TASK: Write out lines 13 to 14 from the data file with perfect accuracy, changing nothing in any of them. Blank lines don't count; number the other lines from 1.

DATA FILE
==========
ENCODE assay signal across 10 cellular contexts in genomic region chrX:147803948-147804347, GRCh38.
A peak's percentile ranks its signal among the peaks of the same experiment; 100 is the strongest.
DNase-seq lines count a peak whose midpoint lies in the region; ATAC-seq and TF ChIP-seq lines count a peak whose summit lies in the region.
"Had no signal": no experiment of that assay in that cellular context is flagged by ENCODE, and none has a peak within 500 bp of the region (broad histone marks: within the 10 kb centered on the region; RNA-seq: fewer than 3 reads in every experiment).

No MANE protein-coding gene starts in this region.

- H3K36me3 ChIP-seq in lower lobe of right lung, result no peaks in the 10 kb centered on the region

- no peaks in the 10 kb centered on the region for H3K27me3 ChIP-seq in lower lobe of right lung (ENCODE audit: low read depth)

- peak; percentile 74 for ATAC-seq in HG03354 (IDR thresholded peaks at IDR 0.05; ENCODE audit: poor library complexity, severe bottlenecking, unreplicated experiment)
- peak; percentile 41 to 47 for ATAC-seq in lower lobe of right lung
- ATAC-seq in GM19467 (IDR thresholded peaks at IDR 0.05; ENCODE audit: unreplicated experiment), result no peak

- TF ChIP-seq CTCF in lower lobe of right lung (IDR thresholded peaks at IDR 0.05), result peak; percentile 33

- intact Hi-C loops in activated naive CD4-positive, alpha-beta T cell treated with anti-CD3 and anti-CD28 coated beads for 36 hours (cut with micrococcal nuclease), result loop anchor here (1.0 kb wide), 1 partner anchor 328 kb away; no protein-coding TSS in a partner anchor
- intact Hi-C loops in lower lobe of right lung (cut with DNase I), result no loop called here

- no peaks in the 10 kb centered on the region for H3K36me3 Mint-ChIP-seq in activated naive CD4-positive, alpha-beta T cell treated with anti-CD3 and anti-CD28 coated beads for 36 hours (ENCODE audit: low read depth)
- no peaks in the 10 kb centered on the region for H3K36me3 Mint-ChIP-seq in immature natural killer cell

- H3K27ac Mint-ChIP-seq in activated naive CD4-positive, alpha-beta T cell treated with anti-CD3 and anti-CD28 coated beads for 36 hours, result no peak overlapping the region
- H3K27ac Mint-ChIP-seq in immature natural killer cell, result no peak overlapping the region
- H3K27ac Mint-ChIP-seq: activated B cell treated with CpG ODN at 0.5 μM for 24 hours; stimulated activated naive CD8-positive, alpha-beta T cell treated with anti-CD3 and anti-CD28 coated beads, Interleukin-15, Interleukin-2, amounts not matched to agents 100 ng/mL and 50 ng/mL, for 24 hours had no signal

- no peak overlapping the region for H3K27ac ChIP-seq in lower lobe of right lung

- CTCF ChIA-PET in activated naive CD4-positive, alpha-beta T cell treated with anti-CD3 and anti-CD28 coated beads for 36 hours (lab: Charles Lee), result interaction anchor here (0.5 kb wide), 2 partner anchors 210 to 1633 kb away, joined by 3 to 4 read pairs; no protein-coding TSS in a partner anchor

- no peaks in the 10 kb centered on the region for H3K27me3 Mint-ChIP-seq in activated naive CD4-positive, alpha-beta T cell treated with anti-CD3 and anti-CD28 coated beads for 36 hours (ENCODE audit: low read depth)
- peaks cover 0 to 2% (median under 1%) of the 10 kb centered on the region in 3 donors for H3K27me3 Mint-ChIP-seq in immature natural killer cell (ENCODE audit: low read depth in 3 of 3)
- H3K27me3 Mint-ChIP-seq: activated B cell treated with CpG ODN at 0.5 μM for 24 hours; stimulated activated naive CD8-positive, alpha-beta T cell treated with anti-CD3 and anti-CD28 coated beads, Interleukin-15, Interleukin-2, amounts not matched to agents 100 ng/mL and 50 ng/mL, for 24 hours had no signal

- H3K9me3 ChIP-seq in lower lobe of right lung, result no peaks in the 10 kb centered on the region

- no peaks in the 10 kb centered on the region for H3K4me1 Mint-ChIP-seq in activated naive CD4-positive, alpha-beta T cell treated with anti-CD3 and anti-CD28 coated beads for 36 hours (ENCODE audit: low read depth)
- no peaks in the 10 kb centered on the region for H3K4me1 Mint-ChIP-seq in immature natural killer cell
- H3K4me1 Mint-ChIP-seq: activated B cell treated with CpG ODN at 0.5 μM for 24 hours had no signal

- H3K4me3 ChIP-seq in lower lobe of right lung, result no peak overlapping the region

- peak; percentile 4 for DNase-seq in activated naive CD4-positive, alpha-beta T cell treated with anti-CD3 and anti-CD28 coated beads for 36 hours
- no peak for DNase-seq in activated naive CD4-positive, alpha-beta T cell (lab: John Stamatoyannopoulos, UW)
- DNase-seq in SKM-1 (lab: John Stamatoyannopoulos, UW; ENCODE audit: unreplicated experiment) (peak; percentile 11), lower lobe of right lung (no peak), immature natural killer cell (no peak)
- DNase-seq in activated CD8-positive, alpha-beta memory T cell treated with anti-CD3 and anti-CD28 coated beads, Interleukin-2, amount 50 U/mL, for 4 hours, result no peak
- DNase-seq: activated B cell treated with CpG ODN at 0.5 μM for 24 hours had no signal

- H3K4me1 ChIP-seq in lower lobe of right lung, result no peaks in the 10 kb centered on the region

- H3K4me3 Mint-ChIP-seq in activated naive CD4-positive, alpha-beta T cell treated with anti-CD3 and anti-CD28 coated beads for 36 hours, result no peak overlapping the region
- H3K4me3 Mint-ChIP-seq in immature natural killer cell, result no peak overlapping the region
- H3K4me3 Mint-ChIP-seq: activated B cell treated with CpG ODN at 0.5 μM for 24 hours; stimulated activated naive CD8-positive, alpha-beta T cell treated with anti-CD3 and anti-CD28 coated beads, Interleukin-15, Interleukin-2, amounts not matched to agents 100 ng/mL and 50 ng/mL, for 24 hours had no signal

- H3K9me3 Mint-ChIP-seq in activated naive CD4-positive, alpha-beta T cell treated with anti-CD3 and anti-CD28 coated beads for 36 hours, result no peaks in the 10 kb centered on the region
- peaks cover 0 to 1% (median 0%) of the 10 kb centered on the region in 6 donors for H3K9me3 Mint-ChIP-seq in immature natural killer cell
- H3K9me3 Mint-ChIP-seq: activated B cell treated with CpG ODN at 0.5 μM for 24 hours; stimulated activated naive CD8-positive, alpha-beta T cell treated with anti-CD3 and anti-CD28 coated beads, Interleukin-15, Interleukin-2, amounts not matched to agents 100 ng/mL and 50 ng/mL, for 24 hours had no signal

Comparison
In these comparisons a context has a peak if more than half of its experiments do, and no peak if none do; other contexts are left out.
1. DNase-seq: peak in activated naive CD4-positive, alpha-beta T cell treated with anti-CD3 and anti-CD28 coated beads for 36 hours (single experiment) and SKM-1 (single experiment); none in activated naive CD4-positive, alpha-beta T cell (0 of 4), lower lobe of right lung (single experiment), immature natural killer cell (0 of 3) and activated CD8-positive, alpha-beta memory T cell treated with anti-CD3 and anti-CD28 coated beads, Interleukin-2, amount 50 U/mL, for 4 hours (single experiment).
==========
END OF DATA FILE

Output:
- intact Hi-C loops in lower lobe of right lung (cut with DNase I), result no loop called here

- no peaks in the 10 kb centered on the region for H3K36me3 Mint-ChIP-seq in activated naive CD4-positive, alpha-beta T cell treated with anti-CD3 and anti-CD28 coated beads for 36 hours (ENCODE audit: low read depth)